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Archive for 'January 2015'
Definitely get a good pair of headphones and some earplugs. You and your roommate may have very conflicting musical tastes.
Manjia Zhao recently won Red Dot Design’s prestigious “Best of the Best” award for her prototype game app, Airnergy. The app, which was part of Zhao’s M.F.A. graphic design thesis project at Academy of Art University, encourages players to take stock of their energy use and make minor, real life changes—each of which enhances the game’s colorful, whimsical “virtual garden.” Red Dot received more than 16,500 submissions from nearly 70 countries.
We recently caught up with Zhao, 26, a native of Wuxi, Jiangsu Province, China. A self-described “gamer,” Zhao was happy that her app was singled out by Red Dot, but hasn’t had much time to bask in the glory of her award—she’s too busy dreaming up ideas for San Francisco start-up Rip van Wafels, which makes individually packaged Amsterdam-style sweet snack wafels.
When beloved still life painting instructor Frank Lanza announced his retirement recently, it was hard for many to swallow. At 84, he deserves to take a break—yet in many ways, it’s unthinkable. He’s been affiliated with Academy of Art University since 1949, when he enrolled in founder Richard “Pappy” Stephens’ life drawing class.
Nearly seven decades later, Lanza’s legacy is that of a lifelong artist, one who has never stopped learning, taking classes and sharing his methods with students in the School of Advertising, and later, the School of Fine Art. And though he doesn’t readily bring it up, he’s also tremendously philanthropic. The Lanza Awards, introduced 10 years ago at the annual Spring Show, have been funded by thousands of dollars of his own money.
Lanza, a San Francisco native, never had a chance to consider a path other than art.
Frank Lanza. Photo by Bob Toy.
Raised in Denver, Colorado in a family dedicated to public service, it seemed natural for Tracie Keesee to join the Denver Police Department when she finished college. Though she had a passion for fashion, her father told her “it’s all well and fine, but being a fashion designer doesn’t pay your bills.”
Twenty-five years later Keesee is retiring from law enforcement an accomplished veteran and pursuing her childhood dream in fashion at Academy of Art University.
“I didn’t want to do a traditional classroom setting again,” said Keesee, who also has a Ph.D. in communications from University of Denver. “But being older, I was suspect about online education. I reached out to several schools and found AAU. I was very impressed so I enrolled.”
Keesee will be the first to admit that cops are “notoriously bad dressers.”
“You can’t spice up a uniform,” she said. “It is what it is.” Yet she has never been afraid to think outside the box on plain-clothes days.
Tracie Keesee. Courtesy of Tracie Keesee.
Academy of Art University senior Traka Lopez has been interning at the Museum of African Diaspora (MoAD), putting the skills she acquired during her art education class to use.
MoAD, which is located in San Francisco’s Yerba Buena Arts District, is a nonprofit organization dedicated to exploring African heritage and the migration of people from their homeland. The museum aims to connect people from all backgrounds, creating an inspirational, educational community. Not only does it help preserve art, culture and stories, it is committed to sharing these findings with people all over the world.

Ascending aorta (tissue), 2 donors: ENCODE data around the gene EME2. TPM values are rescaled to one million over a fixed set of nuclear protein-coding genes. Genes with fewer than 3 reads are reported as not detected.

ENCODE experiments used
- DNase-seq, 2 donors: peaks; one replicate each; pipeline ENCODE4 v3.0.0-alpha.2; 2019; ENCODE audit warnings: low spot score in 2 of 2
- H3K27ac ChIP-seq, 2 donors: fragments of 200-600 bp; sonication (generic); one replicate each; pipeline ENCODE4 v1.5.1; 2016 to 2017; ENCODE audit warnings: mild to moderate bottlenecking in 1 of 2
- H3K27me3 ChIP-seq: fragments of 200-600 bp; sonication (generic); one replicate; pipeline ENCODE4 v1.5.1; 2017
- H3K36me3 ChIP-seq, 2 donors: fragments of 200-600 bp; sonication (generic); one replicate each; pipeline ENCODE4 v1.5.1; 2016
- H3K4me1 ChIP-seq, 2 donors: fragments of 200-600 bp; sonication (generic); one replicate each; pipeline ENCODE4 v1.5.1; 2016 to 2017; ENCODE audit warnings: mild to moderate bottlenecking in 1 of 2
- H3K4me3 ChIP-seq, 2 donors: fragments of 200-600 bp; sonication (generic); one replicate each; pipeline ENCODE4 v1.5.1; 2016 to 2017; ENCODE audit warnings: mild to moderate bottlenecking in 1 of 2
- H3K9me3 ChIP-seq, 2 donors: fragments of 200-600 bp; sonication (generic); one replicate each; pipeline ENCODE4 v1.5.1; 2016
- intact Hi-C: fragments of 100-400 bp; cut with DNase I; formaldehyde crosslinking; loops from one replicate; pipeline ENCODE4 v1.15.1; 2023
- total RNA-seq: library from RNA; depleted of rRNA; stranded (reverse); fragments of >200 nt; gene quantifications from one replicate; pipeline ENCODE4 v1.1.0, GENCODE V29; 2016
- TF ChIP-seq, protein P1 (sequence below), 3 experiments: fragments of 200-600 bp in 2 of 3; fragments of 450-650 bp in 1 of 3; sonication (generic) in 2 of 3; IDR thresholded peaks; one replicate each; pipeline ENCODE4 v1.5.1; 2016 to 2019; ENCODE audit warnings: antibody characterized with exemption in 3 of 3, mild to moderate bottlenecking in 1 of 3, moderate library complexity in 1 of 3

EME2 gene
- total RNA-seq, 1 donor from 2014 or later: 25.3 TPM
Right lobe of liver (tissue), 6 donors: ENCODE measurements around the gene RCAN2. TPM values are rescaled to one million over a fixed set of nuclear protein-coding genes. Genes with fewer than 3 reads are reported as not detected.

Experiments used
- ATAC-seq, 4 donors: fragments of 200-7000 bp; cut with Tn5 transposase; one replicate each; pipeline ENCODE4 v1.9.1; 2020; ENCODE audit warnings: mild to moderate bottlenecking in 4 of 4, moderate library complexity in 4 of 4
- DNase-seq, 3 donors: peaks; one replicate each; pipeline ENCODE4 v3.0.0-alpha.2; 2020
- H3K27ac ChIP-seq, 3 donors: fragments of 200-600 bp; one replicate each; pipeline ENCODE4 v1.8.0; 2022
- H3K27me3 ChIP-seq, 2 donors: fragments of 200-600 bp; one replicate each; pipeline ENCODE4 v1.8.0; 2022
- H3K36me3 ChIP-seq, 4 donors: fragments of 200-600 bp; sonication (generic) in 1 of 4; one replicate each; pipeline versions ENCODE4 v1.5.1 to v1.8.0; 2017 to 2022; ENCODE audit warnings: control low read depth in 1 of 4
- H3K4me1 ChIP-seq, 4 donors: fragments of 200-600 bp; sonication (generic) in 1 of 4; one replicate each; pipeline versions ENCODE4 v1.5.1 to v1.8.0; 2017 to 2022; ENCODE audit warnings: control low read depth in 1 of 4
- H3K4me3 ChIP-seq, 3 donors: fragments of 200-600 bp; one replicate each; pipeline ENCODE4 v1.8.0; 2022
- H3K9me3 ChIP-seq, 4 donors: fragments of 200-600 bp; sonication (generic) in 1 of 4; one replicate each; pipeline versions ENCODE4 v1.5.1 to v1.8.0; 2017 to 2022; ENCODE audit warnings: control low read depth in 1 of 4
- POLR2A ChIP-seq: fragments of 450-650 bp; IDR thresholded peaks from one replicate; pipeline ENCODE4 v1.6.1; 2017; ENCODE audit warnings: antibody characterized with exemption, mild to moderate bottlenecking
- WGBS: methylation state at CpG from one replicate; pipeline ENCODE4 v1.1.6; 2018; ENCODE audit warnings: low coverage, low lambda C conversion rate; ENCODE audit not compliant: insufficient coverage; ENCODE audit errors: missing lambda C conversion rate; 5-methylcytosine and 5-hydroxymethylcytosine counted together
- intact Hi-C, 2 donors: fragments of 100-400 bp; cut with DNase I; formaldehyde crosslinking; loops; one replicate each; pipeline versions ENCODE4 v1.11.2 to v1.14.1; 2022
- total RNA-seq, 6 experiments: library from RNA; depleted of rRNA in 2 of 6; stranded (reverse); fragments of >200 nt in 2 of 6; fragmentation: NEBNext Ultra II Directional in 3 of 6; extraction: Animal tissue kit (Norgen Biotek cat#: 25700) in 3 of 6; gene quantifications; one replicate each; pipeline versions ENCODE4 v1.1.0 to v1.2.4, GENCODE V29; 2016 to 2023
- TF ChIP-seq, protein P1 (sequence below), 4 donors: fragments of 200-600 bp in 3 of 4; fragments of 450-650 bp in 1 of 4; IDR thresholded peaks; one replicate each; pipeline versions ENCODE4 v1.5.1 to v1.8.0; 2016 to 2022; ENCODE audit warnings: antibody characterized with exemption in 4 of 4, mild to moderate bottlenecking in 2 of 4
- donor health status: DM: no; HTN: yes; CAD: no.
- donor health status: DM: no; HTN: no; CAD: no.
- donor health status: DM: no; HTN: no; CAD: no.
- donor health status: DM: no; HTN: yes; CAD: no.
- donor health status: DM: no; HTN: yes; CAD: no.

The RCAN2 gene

Lopez first became involved with MoAD after she submitted her resume and portfolio to the education department, asking if she could do a series of fieldwork observations for her art education class. “My goal during this mission was to show the director that I’m passionate about art education and how I could be an assistant to her and the MoAD,” said Lopez.
After asking to be more hands on instead of simply observing, Lopez was accepted in a voluntary capacity. “Along this time period, I became eager to learn about museum education. And then I became an intern (assistant museum educator coordinator) instead of a volunteer before the semester was over,” said Lopez.
Barry Baldwin’s studio. Courtesy of Barry Baldwin.
With his lilting English accent, dramatic brows and deep-set eyes and a poetic, almost scripted, delivery of extraordinary—and often, uncomfortably personal stories, one can’t help but wonder: is sculptor Barry Baldwin for real?
He’s served in the Israeli Army—but most of his injuries are from his art. He’s had full security clearance at Buckingham Palace and was asked by Prince Charles to contribute to a show at the Victoria and Albert Museum. He owns a massive stone yard in England and once had a team of 15 assistants. He’s carved countless faces in limestone, created towering centaurs from bronze—and makes life-size nude sculptures that would make the average person blush.
In his latest incarnation as instructor of stone carving and life size sculpture at Academy of Art University, Baldwin brings to the school an unparalleled generosity and movie-worthy past.
Long before he became a well-known stone carver, restorer of architectural treasures and connoisseur of the female form, he was a self-described poor kid in a mining town in the middle of England.
One morning last December, Skip Allums tapped his phone to a payment reader at Peet’s to purchase a cup of coffee. Another customer tried it too, but it didn’t go as smoothly and he ended up reaching for his wallet. Americans are starting to wrap their heads around the idea of using their phones to buy things, and with new technology making mobile payments a viable option, Allums wants to make sure it’s being implemented properly. His book, Designing Mobile Payment Experiences (O’Reilly Media, 2014) is a step toward getting developers on the same page.
Skip Allums. Photo by Sarah Deragon, Portraits To The People.
When Oliver Sin graduated from the Academy of Art University’s School of Illustration in 1996, he didn’t know that years later he would be working as an instructor alongside many of his former teachers. After working for George Lucas at LucasArt from 1996 to 1999, Sin began teaching for the Academy’s School of Animation & Visual Effects in 2001. However it is his love of painting that has truly allowed him to explore another side of himself and find success where he did not expect it.